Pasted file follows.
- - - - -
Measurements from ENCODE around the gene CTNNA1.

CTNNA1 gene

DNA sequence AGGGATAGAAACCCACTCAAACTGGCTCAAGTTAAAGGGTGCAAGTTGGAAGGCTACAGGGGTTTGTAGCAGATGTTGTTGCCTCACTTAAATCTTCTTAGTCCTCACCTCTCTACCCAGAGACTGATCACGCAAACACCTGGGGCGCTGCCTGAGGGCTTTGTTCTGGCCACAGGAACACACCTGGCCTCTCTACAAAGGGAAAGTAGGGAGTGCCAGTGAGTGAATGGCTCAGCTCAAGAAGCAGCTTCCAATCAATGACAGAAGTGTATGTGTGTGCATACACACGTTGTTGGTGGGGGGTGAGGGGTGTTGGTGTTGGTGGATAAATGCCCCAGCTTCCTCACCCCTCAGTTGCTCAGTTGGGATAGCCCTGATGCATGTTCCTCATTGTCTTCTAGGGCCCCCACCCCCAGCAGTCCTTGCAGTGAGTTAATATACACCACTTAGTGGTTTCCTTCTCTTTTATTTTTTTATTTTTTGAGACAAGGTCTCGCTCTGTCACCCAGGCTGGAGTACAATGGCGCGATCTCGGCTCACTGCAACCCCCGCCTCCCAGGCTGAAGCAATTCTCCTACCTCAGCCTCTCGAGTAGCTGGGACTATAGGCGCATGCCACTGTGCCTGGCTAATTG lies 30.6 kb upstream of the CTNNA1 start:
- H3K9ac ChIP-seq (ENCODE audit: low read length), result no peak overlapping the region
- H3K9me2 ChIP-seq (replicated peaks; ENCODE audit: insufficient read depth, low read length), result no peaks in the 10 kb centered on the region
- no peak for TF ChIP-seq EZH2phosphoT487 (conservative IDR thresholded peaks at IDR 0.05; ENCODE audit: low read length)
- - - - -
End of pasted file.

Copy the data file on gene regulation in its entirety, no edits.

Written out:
Measurements from ENCODE around the gene CTNNA1.

CTNNA1 gene

DNA sequence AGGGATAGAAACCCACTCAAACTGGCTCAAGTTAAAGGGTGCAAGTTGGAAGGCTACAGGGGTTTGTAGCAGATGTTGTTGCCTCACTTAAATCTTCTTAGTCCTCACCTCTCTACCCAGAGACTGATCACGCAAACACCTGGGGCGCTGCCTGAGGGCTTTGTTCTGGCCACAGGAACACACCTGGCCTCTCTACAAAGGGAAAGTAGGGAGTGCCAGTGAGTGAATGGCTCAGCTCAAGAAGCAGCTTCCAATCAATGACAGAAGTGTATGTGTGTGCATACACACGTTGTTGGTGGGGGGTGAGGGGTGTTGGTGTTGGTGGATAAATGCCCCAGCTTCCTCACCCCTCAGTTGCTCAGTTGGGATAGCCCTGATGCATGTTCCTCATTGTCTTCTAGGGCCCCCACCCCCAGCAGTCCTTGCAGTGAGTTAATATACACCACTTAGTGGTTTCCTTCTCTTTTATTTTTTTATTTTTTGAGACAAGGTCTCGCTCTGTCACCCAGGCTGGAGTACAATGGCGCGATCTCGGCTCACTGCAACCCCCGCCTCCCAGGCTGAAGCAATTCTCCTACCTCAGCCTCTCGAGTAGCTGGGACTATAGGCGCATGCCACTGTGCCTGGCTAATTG lies 30.6 kb upstream of the CTNNA1 start:
- H3K9ac ChIP-seq (ENCODE audit: low read length), result no peak overlapping the region
- H3K9me2 ChIP-seq (replicated peaks; ENCODE audit: insufficient read depth, low read length), result no peaks in the 10 kb centered on the region
- no peak for TF ChIP-seq EZH2phosphoT487 (conservative IDR thresholded peaks at IDR 0.05; ENCODE audit: low read length)